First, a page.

Diversity among executive ranks is important and comes up for discussion regularly in our field. Most often it’s in relation to gender but also in the context of sexual orientation, ethnicity, religious orientation, age, disability, and so on.
As someone who literally sits between the job market and the employers, and who has done so for the past 17 years, I’ve had plenty of first hand experience in understanding the agendas of employers and the dynamic of the market applying for the roles. And while there have definitely been problems with diversity at the executive and board level in the past, I’m pretty optimistic about the changes that are happening and the trends we can expect in the coming years.
I discuss it on this podcast, or, if you prefer, you can read a summary of the discussion below. I welcome your comments or contact via email if you’d like to continue a discussion with me.
Breaking The Glass Ceiling For Women
My interest in the subject of gender diversity was piqued a couple of years ago when I attended a gender diversity presentation run in Brisbane by Sonia McDonald, a leadership coach based here. At the event I observed a high level of angst from female attendees about the lack of opportunity or access to opportunity that they perceived in the executive market.
So I decided to do an analysis of our hires from the previous month, during which we had recruited four C-level roles (CEO, CFOs, COOs, etc.). Three of these had been in the not-for-profit sector and across the four roles, there was a total of 800 unique applicants.
In all of these cases, every employer had said that they would love, love, to employ a woman into the role and that it was mandatory that there be a good representation of women on any shortlist. However, of the 800 unique applicants, only 7% of them were women. So while demand was high, supply was low.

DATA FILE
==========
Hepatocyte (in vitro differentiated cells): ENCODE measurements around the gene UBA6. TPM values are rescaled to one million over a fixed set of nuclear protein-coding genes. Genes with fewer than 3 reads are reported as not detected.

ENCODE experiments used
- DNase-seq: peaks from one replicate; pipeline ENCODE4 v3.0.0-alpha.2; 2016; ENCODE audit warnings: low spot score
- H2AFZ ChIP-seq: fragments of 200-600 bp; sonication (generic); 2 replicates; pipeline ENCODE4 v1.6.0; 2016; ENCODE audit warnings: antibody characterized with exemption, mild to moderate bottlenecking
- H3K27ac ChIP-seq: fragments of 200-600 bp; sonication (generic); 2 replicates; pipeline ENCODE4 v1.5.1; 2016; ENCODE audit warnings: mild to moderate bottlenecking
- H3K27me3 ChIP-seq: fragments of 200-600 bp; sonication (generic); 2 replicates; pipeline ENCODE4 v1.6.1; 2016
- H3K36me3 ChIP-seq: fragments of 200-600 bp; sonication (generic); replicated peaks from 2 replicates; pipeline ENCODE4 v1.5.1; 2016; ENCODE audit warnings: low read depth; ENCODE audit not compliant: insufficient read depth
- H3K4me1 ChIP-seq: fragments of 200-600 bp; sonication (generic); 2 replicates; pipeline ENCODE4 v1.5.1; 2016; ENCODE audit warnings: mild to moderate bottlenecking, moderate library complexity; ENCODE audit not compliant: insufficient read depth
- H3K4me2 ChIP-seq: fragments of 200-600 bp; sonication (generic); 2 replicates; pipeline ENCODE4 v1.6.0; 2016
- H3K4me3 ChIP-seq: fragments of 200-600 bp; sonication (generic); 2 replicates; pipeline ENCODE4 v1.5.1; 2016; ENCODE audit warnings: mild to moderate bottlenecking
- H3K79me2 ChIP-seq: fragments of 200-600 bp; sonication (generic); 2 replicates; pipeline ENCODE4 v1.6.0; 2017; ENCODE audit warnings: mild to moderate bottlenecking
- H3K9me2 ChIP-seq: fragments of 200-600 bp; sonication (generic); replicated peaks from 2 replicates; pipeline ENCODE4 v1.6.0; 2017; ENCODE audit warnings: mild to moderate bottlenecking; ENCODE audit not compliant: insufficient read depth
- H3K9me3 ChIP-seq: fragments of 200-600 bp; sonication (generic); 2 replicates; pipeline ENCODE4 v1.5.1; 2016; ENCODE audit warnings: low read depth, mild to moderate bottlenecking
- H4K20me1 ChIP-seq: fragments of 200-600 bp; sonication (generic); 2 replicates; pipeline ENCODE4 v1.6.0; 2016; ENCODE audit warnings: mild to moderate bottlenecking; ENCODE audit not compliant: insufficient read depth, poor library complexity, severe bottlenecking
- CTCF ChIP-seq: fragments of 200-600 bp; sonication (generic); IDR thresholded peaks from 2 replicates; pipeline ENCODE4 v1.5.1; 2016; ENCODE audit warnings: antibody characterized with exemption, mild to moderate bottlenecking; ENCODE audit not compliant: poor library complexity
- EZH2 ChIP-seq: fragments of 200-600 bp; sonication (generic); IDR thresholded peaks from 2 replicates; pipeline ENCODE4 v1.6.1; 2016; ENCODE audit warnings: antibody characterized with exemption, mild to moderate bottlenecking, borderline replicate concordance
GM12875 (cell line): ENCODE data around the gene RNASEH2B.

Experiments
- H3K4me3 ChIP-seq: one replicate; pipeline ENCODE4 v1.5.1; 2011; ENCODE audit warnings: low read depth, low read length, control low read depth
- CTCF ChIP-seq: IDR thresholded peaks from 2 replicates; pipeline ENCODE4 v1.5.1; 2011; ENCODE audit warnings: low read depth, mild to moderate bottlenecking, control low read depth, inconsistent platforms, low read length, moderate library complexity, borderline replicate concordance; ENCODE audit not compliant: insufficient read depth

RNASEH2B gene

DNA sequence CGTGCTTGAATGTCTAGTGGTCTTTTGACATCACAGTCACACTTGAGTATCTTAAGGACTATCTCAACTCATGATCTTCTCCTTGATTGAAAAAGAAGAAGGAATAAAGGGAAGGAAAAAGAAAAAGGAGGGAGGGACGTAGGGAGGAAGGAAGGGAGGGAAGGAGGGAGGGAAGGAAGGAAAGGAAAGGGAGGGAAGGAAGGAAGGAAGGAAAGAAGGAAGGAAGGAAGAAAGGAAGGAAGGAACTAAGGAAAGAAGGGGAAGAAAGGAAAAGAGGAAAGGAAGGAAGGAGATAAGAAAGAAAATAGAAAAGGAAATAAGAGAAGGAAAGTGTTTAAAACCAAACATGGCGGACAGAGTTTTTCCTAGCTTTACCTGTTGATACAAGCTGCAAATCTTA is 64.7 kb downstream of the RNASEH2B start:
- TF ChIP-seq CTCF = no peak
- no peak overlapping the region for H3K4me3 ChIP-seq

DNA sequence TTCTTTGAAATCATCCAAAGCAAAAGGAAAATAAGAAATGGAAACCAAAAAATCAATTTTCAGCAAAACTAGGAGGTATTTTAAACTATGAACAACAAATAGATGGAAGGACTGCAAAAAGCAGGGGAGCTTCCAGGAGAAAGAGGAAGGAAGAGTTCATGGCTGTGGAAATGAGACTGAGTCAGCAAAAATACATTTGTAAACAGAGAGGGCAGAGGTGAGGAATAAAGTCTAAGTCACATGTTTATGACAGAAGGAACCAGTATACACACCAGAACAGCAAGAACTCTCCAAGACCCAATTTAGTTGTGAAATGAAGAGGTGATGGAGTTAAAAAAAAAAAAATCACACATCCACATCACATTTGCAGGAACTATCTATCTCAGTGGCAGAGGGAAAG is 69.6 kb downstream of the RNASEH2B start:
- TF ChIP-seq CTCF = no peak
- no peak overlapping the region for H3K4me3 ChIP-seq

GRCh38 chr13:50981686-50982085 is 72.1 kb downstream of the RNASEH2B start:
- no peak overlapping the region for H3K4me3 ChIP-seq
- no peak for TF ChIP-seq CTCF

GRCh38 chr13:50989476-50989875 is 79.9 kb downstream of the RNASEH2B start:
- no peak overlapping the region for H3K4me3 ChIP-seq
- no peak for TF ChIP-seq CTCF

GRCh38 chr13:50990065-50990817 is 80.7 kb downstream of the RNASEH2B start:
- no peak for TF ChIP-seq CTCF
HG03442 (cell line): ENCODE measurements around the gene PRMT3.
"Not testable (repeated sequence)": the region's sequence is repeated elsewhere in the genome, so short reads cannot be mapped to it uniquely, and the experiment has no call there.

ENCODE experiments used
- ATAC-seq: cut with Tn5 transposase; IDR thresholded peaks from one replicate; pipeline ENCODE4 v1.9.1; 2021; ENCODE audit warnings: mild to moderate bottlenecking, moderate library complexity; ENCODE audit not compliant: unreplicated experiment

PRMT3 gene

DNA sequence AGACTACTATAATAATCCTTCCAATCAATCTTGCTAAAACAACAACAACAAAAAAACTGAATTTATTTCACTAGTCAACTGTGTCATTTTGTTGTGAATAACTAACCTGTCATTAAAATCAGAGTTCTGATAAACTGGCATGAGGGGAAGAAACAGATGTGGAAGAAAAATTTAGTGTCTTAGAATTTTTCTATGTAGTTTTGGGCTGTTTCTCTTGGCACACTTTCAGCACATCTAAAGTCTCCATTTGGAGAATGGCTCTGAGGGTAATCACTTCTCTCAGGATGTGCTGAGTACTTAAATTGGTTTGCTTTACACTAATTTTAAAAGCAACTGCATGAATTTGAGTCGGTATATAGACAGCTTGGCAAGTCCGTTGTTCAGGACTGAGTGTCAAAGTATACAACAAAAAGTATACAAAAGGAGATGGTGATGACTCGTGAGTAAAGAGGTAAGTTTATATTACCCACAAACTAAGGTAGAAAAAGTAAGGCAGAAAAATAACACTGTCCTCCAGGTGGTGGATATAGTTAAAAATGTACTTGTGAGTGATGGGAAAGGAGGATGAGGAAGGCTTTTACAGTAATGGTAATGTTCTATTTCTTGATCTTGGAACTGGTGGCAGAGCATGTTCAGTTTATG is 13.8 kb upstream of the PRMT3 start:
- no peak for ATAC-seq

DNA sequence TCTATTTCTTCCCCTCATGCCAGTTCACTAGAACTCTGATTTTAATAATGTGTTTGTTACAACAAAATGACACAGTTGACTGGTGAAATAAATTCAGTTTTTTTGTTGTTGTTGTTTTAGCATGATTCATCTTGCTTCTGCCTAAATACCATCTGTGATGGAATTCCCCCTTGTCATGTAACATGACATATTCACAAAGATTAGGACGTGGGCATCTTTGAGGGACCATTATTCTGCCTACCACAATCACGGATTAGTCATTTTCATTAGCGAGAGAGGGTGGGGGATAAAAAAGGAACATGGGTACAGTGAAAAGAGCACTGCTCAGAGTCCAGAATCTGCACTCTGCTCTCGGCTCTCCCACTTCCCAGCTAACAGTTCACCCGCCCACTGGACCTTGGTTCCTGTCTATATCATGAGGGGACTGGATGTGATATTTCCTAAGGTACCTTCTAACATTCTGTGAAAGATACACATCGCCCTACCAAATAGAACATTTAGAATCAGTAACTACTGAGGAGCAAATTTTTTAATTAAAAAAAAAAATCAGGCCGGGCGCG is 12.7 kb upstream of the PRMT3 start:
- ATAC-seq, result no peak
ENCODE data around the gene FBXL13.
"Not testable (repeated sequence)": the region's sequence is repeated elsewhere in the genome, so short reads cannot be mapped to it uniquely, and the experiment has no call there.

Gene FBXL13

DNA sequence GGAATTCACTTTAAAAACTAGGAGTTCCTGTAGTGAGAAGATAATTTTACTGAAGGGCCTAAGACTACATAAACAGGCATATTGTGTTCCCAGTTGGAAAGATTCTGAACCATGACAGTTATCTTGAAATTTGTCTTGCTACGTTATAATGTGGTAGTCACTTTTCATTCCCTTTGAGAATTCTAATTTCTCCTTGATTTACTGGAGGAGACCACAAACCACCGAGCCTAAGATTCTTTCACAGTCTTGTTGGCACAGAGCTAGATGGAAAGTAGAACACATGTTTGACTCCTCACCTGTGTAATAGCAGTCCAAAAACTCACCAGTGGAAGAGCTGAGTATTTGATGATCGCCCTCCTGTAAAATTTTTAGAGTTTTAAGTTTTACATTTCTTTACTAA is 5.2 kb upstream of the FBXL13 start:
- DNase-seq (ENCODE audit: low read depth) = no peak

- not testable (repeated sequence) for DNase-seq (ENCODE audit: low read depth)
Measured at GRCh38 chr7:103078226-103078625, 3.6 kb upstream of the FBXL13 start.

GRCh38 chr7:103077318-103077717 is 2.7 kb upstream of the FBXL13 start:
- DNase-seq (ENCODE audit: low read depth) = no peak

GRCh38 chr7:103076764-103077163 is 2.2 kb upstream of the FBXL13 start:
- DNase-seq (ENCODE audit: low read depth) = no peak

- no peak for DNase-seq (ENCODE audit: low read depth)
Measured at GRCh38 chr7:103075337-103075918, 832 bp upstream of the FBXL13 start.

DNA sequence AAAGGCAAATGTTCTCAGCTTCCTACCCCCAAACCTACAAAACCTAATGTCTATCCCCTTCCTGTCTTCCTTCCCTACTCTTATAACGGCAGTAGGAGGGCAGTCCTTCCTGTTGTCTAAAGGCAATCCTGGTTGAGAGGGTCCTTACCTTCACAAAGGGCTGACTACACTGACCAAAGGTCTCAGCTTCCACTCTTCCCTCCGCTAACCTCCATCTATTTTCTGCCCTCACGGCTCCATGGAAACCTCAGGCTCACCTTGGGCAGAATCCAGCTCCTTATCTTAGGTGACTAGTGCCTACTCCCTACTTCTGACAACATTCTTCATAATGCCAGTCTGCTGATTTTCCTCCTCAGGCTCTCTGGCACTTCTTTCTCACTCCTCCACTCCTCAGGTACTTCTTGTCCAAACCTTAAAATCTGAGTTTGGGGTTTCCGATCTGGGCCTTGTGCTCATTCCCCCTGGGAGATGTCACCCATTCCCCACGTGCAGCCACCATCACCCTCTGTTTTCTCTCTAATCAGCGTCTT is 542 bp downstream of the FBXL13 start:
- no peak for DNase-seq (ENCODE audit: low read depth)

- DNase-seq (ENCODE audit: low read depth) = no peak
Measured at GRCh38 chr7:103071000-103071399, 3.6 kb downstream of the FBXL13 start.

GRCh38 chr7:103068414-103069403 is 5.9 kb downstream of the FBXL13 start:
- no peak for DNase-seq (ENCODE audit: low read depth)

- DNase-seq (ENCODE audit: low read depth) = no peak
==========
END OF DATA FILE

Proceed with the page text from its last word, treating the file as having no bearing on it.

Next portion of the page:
These employers are a typical representation of most employers I’ve worked with over the past 17 years. I can say with absolute and complete honesty that in 99.5% of instances where we’ve been recruiting an executive role in recent years, the employer when asked, “Have you a preference for a male or a female?” either said, “I have no preference,” or, “It would be fantastic to have a female take this role on to give us more diversity.”
So it is extraordinarily rare, extraordinarily rare that an employer would say, “We want a man”.
And yet, when we go to the market and we run our headhunting campaigns and we run our advertising campaigns, the level of application from women is usually very low.
One theory I’ve heard to explain this, and one that I’m inclined to agree with, is that women have a higher threshold when it comes to matching job description criteria. For example, if a job ad calls for ten different requirements and a woman only meets eight of these requirements, she is disinclined to apply because she doesn’t fulfil the entire hiring criteria.
Whereas if a man sees an ad with ten requirements and he’s only got three, he’ll still rate himself as being best person for the job so will apply.
This is obviously a generalisation but I think there is definitely some truth to that.
So I would urge women to err on the side of ‘ambition’ and apply for roles, even if you are uncertain if you meet the criteria on paper.
My peers in the recruitment industry, and certainly employers, would encourage more female applications. They want to see your CVs. They want to consider you for these roles.
In many instances, they’re probably prepared to employ somebody who may need to grow into the role if they are a woman or have other elements of diversity to them. They want to proactively give people opportunity to achieve, which I think is absolutely fantastic.
Another dynamic that is working in favour of women is the increasing life span, and thus the increasing period during which most of us can continue working.
The typical 50-65 year retirement age has disadvantaged women to date as motherhood often takes them out of the market for a significant part of their working life. In those years men have developed an experience advantage that women sometimes need to catch up on.
But as actual lifespans continue to increase (many of us are going to easily live to 100 years and much beyond), it’s inevitable that the retirement age is going to increase as well, hopefully by choice rather than necessity. This means that the motherhood years are going to have less of an impact on the overall careers of women in relation to men.